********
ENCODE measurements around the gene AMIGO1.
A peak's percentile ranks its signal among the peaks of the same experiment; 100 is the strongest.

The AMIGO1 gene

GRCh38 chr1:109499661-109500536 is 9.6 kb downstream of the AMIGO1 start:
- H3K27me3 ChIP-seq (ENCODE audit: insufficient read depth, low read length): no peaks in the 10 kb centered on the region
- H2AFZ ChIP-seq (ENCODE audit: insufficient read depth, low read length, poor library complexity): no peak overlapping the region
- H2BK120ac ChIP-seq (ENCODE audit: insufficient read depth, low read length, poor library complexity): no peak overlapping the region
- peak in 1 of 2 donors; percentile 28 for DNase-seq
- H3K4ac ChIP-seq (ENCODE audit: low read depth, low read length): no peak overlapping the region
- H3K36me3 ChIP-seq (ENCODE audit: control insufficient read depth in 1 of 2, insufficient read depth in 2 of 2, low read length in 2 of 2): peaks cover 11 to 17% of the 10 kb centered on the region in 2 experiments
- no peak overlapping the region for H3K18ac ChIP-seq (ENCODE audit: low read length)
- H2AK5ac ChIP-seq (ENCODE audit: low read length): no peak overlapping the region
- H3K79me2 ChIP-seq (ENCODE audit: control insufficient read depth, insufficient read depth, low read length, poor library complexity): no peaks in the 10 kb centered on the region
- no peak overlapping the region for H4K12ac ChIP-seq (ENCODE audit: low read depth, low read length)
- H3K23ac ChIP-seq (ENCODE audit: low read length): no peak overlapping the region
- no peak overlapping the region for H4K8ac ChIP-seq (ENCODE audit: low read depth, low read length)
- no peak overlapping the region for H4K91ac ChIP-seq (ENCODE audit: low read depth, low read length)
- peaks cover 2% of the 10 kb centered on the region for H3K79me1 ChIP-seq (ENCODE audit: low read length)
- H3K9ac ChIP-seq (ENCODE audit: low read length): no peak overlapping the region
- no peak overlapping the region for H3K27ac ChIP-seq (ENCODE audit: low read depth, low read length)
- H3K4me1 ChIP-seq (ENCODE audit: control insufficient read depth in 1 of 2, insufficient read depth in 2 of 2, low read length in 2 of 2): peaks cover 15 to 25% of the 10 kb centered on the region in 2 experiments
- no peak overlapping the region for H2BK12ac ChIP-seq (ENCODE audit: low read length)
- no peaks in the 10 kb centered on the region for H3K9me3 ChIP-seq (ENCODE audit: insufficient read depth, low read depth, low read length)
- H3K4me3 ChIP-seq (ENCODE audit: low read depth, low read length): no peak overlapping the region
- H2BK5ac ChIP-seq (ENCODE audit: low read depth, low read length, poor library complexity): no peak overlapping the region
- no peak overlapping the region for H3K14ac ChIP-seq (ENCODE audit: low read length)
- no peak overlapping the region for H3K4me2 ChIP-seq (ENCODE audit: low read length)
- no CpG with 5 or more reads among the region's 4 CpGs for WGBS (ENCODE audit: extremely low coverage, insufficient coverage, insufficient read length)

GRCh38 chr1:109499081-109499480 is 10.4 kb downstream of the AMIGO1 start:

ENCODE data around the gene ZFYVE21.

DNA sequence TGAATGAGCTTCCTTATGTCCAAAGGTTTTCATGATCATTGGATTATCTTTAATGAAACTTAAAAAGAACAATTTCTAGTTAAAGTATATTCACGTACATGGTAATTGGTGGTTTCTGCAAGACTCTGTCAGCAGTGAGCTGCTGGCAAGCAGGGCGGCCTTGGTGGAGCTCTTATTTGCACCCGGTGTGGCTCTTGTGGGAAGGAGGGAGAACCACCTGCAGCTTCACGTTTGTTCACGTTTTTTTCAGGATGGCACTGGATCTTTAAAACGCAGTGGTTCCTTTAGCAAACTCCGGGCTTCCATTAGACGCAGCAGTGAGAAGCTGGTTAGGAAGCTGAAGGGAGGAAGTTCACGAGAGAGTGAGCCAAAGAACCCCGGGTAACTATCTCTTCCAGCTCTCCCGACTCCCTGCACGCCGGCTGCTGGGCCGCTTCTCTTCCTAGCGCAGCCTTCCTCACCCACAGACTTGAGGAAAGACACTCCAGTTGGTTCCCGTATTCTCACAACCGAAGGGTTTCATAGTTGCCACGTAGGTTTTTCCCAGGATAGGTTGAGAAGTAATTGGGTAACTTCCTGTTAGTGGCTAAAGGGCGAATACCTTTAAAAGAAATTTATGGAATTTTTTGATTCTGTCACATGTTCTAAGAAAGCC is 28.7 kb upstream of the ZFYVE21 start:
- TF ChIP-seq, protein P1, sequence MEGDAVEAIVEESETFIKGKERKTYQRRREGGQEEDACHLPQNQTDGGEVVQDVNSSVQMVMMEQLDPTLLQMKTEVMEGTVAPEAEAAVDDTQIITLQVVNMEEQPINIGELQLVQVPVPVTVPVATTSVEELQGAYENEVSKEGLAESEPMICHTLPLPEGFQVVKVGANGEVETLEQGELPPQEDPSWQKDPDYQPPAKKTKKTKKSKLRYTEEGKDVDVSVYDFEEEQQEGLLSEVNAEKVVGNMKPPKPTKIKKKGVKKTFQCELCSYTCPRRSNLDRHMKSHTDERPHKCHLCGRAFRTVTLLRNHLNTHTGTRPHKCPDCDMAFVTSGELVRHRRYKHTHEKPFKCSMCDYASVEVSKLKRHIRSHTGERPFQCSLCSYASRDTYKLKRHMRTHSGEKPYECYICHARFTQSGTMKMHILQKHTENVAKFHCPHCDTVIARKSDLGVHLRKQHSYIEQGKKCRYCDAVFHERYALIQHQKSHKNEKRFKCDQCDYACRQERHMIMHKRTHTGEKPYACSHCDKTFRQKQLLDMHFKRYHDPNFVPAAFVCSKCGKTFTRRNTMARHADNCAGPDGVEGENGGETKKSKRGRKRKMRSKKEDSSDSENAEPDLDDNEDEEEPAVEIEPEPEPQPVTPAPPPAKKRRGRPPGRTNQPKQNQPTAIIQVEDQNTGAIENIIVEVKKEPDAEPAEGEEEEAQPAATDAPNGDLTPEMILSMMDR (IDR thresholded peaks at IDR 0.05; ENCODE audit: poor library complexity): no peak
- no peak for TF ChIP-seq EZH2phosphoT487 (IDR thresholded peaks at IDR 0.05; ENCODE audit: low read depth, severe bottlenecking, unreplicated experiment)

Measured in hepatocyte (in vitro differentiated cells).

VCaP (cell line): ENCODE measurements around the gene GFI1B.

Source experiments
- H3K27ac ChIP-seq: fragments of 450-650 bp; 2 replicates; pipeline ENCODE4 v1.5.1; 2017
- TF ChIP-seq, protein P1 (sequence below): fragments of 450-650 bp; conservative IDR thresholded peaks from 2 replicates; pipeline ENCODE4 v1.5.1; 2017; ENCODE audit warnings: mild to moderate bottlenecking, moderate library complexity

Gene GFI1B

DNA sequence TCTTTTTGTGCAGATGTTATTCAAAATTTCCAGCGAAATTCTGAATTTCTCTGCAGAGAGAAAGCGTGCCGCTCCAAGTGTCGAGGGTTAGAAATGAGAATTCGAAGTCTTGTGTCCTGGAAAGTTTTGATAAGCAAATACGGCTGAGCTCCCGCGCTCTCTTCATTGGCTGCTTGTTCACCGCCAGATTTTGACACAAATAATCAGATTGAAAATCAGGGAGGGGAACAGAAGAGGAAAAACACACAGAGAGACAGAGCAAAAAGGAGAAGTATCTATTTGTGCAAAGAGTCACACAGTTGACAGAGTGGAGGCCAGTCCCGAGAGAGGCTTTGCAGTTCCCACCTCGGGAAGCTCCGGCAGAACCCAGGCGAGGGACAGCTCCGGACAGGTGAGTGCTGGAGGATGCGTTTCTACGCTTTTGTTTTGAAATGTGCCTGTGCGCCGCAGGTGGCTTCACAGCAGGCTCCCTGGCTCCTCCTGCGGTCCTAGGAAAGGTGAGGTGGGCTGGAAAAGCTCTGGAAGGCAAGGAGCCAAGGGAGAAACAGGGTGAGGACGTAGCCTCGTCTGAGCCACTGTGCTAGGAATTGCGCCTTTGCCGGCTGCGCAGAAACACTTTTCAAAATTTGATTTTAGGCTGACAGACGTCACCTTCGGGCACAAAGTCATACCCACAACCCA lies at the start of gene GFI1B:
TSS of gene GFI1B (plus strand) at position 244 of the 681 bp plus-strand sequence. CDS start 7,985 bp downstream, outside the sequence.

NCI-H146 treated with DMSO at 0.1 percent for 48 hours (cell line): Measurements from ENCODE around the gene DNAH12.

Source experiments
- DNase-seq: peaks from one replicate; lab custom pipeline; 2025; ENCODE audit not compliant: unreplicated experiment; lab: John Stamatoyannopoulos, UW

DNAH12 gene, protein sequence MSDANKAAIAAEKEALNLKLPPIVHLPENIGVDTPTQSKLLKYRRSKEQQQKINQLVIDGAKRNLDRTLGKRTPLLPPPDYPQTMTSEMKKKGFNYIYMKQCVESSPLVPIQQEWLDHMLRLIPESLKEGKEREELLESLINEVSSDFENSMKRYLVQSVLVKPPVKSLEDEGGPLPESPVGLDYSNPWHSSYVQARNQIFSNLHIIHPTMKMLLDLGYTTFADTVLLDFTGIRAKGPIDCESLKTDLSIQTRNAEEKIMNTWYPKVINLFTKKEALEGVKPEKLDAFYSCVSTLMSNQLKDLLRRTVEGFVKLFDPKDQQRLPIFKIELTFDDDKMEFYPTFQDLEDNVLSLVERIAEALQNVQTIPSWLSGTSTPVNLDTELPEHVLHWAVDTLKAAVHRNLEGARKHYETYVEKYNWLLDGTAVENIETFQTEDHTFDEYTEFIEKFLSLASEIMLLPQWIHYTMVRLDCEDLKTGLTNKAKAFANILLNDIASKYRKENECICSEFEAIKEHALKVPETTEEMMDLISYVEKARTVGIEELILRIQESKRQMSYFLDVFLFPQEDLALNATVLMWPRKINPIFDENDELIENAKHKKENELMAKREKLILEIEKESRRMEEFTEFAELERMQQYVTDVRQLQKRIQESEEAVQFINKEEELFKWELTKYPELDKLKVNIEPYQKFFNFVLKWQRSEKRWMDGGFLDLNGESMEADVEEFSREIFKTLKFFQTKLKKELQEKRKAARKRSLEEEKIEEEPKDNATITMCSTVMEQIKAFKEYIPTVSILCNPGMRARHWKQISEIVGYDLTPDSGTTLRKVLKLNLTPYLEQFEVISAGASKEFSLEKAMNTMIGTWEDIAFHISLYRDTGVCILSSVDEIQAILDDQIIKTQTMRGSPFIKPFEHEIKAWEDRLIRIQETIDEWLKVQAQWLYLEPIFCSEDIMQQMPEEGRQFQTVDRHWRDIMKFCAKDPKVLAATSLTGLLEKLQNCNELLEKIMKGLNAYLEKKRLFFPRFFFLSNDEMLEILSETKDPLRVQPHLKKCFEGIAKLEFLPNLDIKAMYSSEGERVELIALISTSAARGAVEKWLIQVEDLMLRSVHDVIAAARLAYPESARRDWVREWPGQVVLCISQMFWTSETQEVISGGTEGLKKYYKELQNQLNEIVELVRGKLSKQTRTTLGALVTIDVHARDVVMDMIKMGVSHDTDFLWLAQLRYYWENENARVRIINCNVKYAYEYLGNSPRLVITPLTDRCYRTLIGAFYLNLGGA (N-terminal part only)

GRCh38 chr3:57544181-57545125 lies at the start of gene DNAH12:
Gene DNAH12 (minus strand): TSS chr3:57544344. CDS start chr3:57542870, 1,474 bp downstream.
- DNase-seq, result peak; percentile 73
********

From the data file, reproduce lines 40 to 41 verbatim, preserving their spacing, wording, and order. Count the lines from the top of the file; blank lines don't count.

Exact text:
DNA sequence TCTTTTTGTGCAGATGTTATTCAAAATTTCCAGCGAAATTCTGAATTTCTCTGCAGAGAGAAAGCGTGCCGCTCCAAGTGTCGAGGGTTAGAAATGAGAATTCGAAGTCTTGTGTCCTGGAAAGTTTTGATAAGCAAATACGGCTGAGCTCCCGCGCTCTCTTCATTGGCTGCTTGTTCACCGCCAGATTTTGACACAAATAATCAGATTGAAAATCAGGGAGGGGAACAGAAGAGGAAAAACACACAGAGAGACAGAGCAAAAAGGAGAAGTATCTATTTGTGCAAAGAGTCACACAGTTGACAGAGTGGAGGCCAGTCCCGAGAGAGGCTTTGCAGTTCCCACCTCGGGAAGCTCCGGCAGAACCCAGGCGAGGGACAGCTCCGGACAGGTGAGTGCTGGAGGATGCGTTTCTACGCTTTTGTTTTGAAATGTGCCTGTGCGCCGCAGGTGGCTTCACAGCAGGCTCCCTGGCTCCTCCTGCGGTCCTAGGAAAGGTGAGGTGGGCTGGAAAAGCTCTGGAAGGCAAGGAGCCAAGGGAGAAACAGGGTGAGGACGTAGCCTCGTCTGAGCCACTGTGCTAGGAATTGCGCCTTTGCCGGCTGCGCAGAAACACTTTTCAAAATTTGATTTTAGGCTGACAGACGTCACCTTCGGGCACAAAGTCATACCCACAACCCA lies at the start of gene GFI1B:
TSS of gene GFI1B (plus strand) at position 244 of the 681 bp plus-strand sequence. CDS start 7,985 bp downstream, outside the sequence.